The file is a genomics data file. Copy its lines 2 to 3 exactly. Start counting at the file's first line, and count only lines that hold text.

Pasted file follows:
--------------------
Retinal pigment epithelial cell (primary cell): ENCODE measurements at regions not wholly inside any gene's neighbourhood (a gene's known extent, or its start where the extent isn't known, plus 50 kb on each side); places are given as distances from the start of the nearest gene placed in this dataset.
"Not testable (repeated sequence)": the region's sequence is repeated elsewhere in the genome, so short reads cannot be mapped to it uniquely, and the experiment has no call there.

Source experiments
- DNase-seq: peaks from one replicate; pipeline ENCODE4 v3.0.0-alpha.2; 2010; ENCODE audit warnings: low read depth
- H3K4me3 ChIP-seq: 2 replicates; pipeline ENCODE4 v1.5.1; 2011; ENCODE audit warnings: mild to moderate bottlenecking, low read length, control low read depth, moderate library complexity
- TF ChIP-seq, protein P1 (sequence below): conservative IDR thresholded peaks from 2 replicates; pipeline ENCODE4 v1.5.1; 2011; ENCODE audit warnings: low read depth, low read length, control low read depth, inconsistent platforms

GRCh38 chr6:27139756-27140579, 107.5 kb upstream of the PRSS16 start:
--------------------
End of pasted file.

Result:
"Not testable (repeated sequence)": the region's sequence is repeated elsewhere in the genome, so short reads cannot be mapped to it uniquely, and the experiment has no call there.

Source experiments